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Re: Altering fonts

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  • Gerald Lange
    ... file in ... that FOG ... same FOND ... fooled ... the font ... and will ... complexity ... to know ... (And I m ... a reason ... A long, long time ago a
    Message 1 of 18 , Nov 3, 2002
      --- In PPLetterpress@y..., Brian Allen <allenprinter@y...> wrote:
      > Gerald -
      > I expect you've been a little lucky. When you open the printer font
      file in
      > Fontographer the first time and then generate a new Mac font + bitmap
      > suitcase, a new FOND number is randomly generated. If you reopen
      that FOG
      > database file to make further alterations, Fontographer keeps that
      same FOND
      > ID when generating the new font files. This is where you might get
      fooled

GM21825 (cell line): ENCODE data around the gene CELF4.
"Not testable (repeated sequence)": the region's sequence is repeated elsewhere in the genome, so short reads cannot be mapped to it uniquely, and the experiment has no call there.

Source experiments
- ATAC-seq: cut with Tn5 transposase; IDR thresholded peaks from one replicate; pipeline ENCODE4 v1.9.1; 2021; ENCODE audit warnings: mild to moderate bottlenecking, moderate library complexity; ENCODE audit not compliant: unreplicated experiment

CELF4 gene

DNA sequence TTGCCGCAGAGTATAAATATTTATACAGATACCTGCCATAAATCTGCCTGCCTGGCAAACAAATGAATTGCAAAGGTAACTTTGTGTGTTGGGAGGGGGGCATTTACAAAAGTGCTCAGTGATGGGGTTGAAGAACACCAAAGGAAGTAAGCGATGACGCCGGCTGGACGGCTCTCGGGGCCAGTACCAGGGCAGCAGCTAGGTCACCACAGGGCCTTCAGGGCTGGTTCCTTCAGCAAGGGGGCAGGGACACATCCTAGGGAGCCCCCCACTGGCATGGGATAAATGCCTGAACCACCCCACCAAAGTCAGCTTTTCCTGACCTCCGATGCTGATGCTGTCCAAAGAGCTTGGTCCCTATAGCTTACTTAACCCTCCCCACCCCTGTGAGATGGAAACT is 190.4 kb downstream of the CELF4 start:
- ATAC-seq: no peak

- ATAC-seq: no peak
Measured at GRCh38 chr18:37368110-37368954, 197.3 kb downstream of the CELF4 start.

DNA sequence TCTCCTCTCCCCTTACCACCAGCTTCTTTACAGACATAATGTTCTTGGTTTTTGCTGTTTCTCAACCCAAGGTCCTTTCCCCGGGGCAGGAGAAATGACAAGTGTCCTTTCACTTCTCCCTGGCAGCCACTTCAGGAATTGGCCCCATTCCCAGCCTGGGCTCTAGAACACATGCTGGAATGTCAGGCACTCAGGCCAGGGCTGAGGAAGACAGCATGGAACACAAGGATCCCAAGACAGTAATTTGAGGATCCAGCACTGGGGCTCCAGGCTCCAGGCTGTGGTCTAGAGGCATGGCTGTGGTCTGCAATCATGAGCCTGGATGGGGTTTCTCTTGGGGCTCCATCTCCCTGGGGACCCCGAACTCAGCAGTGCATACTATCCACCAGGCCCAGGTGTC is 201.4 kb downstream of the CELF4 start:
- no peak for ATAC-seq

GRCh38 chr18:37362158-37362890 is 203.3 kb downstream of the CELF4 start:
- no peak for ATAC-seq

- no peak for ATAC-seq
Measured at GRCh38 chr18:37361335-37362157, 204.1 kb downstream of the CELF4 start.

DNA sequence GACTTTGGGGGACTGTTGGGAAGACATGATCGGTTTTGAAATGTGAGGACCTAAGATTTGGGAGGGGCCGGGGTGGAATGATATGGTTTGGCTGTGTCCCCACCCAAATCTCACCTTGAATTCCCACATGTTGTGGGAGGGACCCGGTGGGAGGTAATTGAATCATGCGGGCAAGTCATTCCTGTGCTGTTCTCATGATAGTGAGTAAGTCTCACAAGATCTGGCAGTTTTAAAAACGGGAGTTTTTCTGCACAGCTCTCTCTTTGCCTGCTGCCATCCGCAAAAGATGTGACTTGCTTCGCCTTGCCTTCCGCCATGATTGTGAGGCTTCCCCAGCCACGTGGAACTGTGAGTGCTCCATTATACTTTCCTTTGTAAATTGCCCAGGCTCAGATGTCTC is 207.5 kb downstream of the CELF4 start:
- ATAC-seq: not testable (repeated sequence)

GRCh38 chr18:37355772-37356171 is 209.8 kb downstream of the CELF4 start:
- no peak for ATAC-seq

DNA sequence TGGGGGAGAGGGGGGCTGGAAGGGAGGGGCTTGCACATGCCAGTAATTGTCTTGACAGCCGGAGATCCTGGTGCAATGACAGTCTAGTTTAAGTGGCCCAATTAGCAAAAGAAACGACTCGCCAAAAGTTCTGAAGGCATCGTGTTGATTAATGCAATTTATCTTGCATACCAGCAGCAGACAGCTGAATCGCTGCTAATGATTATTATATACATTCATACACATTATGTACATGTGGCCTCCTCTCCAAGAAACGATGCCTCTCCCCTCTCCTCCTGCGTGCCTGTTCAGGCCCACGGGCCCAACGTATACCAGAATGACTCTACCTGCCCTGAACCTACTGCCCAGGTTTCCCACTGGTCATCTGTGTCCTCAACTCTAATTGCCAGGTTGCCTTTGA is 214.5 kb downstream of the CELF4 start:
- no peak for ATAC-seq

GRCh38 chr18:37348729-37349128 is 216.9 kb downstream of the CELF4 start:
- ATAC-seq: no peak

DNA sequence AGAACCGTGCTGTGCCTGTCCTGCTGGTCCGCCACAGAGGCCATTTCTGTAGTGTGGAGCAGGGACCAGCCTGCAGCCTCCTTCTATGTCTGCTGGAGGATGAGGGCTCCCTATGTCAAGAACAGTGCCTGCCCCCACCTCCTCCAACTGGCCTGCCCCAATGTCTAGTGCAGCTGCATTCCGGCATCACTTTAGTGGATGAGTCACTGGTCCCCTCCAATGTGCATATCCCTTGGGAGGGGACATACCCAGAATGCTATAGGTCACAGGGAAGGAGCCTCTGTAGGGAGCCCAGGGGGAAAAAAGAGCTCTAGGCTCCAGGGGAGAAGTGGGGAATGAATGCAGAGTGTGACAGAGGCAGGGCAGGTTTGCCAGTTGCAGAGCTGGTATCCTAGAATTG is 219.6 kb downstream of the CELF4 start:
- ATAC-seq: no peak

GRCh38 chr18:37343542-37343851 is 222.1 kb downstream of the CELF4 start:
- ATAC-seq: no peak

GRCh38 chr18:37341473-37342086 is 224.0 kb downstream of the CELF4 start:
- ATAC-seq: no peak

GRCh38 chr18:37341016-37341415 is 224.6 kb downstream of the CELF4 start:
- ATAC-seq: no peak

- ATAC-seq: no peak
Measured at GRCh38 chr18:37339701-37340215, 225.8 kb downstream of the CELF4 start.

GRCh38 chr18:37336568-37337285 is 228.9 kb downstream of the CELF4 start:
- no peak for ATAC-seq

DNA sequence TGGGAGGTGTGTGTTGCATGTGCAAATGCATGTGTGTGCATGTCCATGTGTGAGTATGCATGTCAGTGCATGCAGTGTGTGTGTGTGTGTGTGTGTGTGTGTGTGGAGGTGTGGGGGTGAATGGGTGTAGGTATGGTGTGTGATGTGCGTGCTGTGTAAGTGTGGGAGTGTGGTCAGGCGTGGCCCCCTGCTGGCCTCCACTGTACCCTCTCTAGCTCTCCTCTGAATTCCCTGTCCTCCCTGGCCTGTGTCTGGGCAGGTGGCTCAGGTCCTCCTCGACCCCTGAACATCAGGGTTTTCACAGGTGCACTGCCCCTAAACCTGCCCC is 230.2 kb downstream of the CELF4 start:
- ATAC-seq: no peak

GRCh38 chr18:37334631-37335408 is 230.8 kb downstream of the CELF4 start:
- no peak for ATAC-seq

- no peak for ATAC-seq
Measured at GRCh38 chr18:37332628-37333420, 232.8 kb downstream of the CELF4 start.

> and not see a change you thought you made.
      > Generally speaking, when a font is downloaded to an output device,
      the font
      > ID is checked. If a laser printer, say, already has something with that
      > number, theoretically it won't download a new font with the same ID
      and will
      > use the font data it had already cached. But with the level of
      complexity
      > now between operating systems, ATM, printer drivers, etc., it's hard
      to know
      > what goes on!
      > At work when I'm testing changes to PostScript fonts I reboot everything
      > between new installations, to be confident I am seeing the latest.
      (And I'm
      > using a specific FOND ID throughout the production cycle, so that's
      a reason
      > for continual rebooting.)
      > Brian Allen


      A long, long time ago a tech at Altsys told me never to regenerate
      from one of their database files so I've always just tossed them.
      Guess that was good advice.

      I note that FontLab constructs a ghost font during the entire process,
      somehow linking this with ATM (for the previews), and then dumps it
      when the font is saved.. I've been tossing their database files as
      well. Though I suspect one should start saving the AFM files as we
      move ever closer to current and forthcoming technologies. (?).

      Gerald

      Gerald
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